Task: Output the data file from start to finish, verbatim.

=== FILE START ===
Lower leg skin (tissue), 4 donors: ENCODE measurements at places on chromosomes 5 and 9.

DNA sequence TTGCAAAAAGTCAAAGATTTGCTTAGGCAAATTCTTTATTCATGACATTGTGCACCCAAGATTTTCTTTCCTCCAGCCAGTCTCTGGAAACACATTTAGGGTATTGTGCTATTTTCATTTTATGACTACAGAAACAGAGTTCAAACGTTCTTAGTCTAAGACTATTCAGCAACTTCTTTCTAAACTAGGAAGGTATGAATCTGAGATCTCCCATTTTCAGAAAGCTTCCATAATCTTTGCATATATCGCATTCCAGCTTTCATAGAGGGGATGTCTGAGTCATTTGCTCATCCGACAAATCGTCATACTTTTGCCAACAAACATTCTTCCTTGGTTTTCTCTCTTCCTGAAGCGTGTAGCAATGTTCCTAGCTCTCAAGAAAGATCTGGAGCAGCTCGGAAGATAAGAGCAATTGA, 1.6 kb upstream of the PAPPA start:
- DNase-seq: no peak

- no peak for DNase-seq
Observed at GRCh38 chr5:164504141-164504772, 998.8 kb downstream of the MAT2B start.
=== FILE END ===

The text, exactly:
Lower leg skin (tissue), 4 donors: ENCODE measurements at places on chromosomes 5 and 9.

DNA sequence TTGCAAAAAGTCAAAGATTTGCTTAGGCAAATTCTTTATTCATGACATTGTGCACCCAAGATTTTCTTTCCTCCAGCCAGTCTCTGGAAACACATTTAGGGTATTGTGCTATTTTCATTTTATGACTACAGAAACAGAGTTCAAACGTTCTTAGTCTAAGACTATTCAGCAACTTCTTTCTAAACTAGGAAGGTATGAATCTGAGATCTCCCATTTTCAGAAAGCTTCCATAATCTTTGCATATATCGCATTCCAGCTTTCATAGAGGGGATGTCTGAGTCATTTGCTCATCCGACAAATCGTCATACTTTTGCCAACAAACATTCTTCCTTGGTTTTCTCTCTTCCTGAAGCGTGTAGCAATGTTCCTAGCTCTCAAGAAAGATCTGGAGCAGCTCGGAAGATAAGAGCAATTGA, 1.6 kb upstream of the PAPPA start:
- DNase-seq: no peak

- no peak for DNase-seq
Observed at GRCh38 chr5:164504141-164504772, 998.8 kb downstream of the MAT2B start.